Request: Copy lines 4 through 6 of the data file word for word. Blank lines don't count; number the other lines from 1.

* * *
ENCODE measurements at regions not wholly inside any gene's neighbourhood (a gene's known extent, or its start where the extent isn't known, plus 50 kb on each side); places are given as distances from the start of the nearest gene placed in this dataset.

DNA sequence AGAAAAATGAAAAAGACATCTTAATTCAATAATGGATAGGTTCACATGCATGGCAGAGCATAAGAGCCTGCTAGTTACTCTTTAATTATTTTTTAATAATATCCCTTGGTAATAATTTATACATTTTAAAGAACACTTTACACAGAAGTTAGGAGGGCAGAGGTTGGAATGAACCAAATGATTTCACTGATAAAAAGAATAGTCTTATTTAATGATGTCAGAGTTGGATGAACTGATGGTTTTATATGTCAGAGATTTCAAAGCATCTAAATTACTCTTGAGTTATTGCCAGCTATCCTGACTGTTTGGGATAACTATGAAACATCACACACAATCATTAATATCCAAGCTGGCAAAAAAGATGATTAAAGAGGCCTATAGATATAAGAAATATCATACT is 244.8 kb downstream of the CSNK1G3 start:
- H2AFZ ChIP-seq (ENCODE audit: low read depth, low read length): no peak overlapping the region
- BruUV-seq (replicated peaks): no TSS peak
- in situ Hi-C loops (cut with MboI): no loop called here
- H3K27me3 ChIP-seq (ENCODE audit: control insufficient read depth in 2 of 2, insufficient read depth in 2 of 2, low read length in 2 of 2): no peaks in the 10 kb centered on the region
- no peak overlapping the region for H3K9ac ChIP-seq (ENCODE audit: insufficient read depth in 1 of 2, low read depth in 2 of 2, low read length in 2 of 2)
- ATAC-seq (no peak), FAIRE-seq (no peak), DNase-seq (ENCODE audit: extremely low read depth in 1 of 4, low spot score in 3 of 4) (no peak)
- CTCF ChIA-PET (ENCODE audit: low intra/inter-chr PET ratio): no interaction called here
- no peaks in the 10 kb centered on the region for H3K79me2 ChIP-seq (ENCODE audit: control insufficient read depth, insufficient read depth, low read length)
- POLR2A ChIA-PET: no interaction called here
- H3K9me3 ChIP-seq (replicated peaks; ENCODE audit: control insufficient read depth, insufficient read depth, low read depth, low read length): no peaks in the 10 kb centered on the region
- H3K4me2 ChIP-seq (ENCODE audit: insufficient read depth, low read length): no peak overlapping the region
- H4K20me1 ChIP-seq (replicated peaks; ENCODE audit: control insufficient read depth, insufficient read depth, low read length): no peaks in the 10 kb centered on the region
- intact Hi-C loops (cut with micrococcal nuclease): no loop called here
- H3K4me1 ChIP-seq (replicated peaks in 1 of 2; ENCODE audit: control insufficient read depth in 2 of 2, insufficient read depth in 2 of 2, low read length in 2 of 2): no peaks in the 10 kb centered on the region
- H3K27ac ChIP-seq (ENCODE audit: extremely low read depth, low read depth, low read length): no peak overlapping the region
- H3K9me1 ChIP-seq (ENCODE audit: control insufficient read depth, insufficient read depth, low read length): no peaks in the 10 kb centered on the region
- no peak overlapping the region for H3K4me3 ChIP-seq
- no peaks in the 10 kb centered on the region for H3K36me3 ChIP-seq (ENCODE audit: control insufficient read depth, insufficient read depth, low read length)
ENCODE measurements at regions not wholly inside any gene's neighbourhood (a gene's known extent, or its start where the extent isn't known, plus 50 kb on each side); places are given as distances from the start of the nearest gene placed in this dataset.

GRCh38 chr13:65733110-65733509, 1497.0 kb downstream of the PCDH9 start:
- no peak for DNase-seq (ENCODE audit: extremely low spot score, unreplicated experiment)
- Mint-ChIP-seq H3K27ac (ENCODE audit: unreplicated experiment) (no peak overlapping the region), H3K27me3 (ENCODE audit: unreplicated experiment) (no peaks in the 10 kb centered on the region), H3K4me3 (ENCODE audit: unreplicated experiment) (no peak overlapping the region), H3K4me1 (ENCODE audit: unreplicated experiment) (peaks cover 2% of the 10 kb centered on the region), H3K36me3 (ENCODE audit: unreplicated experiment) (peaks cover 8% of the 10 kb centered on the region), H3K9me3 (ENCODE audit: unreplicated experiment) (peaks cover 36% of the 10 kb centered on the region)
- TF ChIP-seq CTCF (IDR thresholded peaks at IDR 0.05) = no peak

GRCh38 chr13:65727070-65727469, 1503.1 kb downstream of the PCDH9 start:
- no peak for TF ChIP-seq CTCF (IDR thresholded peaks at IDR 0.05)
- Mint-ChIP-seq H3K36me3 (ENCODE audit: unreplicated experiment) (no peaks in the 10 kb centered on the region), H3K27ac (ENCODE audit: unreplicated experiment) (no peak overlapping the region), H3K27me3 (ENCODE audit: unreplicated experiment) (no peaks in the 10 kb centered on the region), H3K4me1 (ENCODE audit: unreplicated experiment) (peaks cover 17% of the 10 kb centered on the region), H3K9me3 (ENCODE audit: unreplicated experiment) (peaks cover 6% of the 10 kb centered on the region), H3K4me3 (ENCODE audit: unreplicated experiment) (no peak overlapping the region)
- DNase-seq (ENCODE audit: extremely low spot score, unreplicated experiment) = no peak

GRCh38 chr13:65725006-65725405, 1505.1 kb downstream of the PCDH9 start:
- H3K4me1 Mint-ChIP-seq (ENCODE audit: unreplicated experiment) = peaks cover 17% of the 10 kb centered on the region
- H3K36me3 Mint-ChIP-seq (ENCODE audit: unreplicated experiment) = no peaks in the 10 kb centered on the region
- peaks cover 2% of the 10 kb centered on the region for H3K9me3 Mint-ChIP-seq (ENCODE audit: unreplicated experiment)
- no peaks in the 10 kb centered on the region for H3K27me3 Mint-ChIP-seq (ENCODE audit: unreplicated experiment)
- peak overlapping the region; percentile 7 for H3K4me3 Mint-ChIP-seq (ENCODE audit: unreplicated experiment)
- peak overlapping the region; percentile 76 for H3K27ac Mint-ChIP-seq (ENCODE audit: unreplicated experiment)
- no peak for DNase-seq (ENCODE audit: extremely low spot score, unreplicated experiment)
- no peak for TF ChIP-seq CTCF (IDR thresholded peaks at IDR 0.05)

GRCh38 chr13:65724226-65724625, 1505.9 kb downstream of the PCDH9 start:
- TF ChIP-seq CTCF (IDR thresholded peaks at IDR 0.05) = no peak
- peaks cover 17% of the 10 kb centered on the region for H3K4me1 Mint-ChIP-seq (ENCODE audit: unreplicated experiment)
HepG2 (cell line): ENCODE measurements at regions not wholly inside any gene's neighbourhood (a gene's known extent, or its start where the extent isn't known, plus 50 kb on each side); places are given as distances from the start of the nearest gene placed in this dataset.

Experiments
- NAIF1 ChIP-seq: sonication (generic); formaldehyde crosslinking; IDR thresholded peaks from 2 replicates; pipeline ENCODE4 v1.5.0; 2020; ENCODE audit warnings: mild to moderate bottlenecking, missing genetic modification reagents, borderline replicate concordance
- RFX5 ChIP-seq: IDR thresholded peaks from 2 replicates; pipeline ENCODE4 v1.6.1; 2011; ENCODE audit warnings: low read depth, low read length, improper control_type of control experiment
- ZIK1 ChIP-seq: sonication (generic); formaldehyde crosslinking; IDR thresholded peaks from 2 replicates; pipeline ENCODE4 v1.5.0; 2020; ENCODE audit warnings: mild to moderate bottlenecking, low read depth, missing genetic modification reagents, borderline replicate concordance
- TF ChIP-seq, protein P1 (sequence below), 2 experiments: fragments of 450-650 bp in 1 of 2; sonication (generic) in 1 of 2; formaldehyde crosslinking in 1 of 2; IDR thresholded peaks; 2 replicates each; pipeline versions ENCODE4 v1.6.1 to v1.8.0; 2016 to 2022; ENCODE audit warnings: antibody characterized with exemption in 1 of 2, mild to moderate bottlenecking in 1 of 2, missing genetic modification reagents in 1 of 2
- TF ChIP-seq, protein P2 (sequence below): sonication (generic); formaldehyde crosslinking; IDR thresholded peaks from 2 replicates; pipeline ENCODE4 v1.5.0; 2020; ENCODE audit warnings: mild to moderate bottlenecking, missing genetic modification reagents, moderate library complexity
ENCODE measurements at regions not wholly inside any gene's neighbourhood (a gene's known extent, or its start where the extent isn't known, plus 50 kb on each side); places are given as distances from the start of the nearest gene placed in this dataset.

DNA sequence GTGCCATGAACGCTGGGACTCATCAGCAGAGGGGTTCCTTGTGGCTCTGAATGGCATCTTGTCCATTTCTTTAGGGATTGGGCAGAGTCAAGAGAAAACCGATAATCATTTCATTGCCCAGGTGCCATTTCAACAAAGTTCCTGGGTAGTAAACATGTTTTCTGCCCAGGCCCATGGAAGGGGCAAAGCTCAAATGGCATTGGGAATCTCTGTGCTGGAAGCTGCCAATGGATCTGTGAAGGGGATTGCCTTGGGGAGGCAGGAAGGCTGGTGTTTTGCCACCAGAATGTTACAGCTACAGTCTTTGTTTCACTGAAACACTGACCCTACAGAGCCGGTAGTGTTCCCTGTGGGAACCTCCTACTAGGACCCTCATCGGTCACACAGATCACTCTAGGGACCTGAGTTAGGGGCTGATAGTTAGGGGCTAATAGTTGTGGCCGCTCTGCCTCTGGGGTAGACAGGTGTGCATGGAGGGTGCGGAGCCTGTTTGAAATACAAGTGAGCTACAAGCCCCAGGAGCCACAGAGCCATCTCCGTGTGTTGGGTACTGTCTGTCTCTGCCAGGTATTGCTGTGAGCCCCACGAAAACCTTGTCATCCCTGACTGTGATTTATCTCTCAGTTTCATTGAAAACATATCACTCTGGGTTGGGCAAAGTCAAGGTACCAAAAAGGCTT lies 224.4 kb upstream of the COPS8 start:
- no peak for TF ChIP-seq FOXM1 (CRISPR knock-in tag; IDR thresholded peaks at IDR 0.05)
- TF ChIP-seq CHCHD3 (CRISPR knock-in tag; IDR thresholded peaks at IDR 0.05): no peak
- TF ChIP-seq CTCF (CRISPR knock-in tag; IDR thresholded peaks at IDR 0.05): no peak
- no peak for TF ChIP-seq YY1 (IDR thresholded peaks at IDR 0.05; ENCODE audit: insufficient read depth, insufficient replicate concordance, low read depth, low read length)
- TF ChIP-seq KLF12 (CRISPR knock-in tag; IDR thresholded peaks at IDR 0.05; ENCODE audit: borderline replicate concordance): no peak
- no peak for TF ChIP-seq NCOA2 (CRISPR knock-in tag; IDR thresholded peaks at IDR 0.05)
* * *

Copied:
- BruUV-seq (replicated peaks): no TSS peak
- in situ Hi-C loops (cut with MboI): no loop called here
- H3K27me3 ChIP-seq (ENCODE audit: control insufficient read depth in 2 of 2, insufficient read depth in 2 of 2, low read length in 2 of 2): no peaks in the 10 kb centered on the region